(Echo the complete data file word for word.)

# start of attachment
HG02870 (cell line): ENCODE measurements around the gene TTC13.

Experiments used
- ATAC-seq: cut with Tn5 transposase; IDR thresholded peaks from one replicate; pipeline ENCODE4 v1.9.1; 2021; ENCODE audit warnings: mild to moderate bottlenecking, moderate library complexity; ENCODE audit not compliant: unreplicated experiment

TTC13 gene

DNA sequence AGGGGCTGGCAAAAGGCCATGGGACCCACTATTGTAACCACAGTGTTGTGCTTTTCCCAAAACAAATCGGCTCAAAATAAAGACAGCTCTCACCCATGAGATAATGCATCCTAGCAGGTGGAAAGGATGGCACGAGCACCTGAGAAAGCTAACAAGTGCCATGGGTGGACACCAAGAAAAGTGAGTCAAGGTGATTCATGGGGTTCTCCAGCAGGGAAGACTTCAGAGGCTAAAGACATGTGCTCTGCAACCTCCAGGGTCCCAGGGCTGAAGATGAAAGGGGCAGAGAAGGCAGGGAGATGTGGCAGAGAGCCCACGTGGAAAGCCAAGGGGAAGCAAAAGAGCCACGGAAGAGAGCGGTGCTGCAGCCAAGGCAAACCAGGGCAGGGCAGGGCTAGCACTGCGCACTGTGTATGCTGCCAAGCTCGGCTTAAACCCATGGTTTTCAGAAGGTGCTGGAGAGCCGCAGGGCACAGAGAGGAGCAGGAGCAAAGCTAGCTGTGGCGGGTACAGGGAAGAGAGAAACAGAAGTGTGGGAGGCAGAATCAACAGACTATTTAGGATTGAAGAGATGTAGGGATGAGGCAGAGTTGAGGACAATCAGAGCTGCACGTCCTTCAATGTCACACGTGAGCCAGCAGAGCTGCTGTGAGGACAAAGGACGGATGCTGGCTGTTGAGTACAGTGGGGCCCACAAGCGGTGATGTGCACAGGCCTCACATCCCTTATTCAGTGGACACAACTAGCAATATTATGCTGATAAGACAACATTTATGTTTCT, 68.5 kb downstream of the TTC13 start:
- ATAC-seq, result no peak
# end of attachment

HG02870 (cell line): ENCODE measurements around the gene TTC13.

Experiments used
- ATAC-seq: cut with Tn5 transposase; IDR thresholded peaks from one replicate; pipeline ENCODE4 v1.9.1; 2021; ENCODE audit warnings: mild to moderate bottlenecking, moderate library complexity; ENCODE audit not compliant: unreplicated experiment

TTC13 gene

DNA sequence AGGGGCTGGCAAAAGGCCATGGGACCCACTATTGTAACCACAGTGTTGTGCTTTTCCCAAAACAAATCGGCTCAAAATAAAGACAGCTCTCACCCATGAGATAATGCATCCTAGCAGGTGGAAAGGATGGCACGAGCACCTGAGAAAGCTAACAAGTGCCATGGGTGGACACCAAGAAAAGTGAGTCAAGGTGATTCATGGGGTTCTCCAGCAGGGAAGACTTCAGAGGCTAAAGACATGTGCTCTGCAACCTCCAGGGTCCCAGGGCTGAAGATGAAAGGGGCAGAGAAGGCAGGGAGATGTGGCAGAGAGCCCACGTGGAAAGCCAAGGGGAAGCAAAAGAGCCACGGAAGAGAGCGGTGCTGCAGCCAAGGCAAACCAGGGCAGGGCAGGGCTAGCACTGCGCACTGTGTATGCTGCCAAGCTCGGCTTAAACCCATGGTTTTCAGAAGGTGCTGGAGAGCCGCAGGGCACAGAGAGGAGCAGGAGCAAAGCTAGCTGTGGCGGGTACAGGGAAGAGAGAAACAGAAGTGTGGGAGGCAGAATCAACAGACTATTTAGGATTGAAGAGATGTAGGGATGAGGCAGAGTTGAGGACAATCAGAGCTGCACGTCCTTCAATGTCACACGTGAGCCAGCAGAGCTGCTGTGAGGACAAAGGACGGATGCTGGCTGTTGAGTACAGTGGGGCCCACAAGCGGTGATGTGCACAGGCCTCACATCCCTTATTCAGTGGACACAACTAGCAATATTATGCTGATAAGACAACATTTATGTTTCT, 68.5 kb downstream of the TTC13 start:
- ATAC-seq, result no peak